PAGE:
We continue this year's New Designers celebrations with week two winner, Tom Golland of Kingston University, who talks us through his award-winning 'Metal in Marble' concept, inspirations, and ambitions.
1. Congratulations on winning the Conran Shop New Designers Award; how do you feel, and what does this award mean for your future and practice?
It was a very surreal but joyous feeling to receive the award. I am grateful and flattered to be associated with the Conran name and I think both the award and the opportunity to work with The Conran Shop will be extremely valuable to my future work.
2. Please tell us more about who you are and your project.
I am 22 years old, originally from the East Midlands and have just graduated from Kingston School of Art, with a degree in Product and Furniture Design.
My project 'Metal in Marble' explores the imitation of materials within design. Nowadays, it is possible to wrap a realistic image of anything onto a surface to imitate another material. This wasn't always the case; before today's technology, artists and designers would develop innovative solutions to reinterpret or imitate specific materials. In the case of this project, aluminium sheets are digitally printed with a halftone dot pattern, emulating marble. The appearance and physical properties of sheet aluminium are highlighted, and the material is not hidden or completely covered. The metallic surface reflects its surroundings, and the printed sheets can be manufactured into various forms using conventional fabrication processes. In addition, the aluminium can be easily recycled at the end of, hopefully, an extended product lifespan.
3. As to your work, who inspires it, and do you have a particular process that drives your craft?
Prior to my final year, I worked for six months as an intern for Chris Kabel, a design studio based in Rotterdam, Netherlands. Observing the methods of working and being involved in various diverse design projects was incredibly valuable.
This past year, I have frequently found myself 'swiping' quickly through a random assortment of art, fashion, and design books in the library. I really enjoy this process which can see me arriving at something that inspires me, leading me to delve deeper into a topic. For other projects, it's far simpler. The inspiration for my second graduation project came from an obsessive observation of moving, refracting light on bodies of water. This, in itself, is a project also about imitation and reinterpretation. I am also physically experimenting with various materials and crude models, sometimes without a specific intention or application in mind. Throughout this process, I photograph and video many things, and find myself looking at my phone far more than a sketchbook. Whilst doing all this, ongoing discussion relating to concepts with friends and peers, and gaining their feedback and alternative points of view are beneficial and crucial to my work.
4. Are you familiar with the work we do at The Conran Shop and Sir Terence's legacy? If so, did it have any influence on your work?
Sir Terence Conran has had a massive impact on design as we see it today. Shaping people's attitudes towards design allows designers like me to practise what we enjoy. Over the past few years, I have been visiting the Conran Shop stores and the Design Museum here in London, both of which have influenced my creativity.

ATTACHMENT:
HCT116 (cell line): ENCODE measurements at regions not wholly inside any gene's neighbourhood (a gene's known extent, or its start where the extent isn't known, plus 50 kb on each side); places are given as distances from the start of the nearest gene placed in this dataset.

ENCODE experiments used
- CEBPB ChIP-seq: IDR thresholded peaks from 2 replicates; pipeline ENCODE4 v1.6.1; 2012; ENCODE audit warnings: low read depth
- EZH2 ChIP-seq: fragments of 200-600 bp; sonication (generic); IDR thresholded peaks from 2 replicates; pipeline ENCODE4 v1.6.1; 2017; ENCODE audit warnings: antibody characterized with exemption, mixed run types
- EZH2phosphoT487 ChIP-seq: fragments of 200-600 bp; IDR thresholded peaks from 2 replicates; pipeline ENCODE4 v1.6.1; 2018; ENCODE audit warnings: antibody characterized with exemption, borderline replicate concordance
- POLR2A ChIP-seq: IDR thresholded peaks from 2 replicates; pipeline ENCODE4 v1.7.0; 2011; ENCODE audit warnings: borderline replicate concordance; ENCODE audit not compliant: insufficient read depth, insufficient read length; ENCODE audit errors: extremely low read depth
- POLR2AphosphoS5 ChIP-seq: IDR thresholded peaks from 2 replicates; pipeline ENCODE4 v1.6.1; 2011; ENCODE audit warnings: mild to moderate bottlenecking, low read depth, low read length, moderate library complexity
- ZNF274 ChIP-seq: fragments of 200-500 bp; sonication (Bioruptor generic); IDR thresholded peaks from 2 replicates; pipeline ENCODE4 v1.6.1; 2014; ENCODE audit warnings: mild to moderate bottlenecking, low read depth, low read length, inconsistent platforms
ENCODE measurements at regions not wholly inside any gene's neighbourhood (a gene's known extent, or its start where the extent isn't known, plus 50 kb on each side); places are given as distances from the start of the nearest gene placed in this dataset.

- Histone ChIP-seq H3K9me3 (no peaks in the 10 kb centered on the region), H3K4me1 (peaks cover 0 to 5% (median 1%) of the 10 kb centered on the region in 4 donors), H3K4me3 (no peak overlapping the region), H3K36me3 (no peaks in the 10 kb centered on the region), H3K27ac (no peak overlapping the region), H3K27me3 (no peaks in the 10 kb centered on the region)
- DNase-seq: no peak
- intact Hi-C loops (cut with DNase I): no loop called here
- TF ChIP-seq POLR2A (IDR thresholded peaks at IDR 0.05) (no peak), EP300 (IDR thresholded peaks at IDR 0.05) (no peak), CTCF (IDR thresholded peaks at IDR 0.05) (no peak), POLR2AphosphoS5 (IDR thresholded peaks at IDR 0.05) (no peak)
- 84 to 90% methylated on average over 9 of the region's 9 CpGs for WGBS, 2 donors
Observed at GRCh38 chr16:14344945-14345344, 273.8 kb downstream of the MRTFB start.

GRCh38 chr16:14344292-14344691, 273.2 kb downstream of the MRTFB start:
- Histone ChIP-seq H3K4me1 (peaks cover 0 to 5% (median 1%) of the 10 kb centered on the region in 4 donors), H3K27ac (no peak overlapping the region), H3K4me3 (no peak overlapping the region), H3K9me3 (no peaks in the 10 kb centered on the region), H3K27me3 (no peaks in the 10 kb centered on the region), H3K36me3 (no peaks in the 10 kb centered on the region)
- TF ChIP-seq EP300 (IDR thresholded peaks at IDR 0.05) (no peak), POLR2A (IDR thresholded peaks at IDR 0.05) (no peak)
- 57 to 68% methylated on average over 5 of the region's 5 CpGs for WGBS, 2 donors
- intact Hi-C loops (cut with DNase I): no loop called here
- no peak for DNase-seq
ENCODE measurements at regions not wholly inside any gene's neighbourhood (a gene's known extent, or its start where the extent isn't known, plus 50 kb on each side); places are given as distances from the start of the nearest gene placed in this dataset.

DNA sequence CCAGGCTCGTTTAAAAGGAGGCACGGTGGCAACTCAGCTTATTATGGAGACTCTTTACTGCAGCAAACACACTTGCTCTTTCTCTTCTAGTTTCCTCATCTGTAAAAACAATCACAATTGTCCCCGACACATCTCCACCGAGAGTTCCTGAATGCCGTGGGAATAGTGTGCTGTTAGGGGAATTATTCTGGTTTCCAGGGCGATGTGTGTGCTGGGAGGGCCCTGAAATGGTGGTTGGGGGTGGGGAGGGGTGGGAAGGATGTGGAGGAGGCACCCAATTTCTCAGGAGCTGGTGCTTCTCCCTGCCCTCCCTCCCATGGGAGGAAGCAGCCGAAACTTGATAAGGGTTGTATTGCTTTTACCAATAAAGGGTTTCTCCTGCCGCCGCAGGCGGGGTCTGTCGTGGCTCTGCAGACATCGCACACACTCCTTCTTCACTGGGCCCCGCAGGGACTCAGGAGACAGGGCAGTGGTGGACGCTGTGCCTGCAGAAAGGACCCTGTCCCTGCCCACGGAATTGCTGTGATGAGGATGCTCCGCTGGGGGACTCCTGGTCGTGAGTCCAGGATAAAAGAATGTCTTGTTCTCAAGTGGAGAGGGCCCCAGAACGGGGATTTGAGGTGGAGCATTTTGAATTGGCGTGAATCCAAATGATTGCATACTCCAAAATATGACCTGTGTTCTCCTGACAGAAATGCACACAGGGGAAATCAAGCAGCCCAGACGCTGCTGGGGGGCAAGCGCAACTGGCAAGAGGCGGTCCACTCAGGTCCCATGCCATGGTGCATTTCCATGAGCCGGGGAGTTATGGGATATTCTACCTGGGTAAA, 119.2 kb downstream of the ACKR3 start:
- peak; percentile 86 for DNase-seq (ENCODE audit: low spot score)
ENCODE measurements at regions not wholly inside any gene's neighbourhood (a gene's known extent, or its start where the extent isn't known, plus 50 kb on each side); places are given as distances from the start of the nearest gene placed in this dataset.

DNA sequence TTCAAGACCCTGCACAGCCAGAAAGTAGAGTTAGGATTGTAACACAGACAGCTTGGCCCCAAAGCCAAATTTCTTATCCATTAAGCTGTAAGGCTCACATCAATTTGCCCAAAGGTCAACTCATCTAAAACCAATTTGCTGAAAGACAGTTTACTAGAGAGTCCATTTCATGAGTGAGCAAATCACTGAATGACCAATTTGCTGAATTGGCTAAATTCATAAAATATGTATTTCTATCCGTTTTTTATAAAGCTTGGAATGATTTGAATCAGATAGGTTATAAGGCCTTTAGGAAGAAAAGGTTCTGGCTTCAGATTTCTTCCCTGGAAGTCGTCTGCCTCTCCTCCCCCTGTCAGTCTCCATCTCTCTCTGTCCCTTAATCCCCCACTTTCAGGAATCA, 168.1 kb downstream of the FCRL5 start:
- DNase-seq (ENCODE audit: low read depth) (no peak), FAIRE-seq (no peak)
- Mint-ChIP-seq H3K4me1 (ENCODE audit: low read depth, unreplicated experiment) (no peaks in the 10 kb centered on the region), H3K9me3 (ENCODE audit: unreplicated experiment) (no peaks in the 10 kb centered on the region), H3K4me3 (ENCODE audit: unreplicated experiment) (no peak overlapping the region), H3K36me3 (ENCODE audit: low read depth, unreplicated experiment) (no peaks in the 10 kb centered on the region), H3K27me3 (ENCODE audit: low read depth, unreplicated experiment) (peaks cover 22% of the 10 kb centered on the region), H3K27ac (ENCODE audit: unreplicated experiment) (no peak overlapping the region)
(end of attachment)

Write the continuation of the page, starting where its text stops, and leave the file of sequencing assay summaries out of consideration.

5. How important do you think something like New Designers is for emerging designers?
It is an essential bridge between education and the professional world. It is great to speak not only about your own work but the work of others as well and to receive feedback from industry members, as well as our peers. In addition, the talk and workshops can provide valuable commercial insights.
6. Looking around, did you see any emerging trends/shared concerns/materials with your fellow designers?
As expected, sustainability was a common concern in a range of work. Looking around, many seemed to focus on material choices and how these materials can be used efficiently and not used to excess.
7. What do you think are the biggest challenges facing emerging designers?
I think the initial step into the industry is the biggest challenge. Aside from creativity, the experience of exactly how the industry works can be daunting. Being naive and learning by making mistakes is one way to learn but can hopefully be avoided as much as possible.
8. What are your ambitions for the next five years?
Relating to my previous answer, one of my main ambitions is to learn and gain experience within the industry. I love working collaboratively with others, whether this is with clients, within teams or with friends, I hope to do far more of this.
In the more immediate future, I have many projects that I aim to continue with, keeping up the momentum following New Designers. One of these explores powder-coated finishing and its possibilities relating to art and design, which I am really excited to develop further.
9. What, in your opinion, makes a design timeless?
I think timeless design must hold sustained emotional value. There are multiple ways in which emotional longevity can be achieved, through aesthetic, narrative or the simple functionality of a design.
10. Lastly, which is your favourite piece of design history, and who is your best-loved designer?
It would be too difficult to choose a specific piece of history and a specific designer. That said, I could never tire of looking at works by Max Lamb and Gaetano Pesce. I admire both for their unconventional approaches to materials and processes.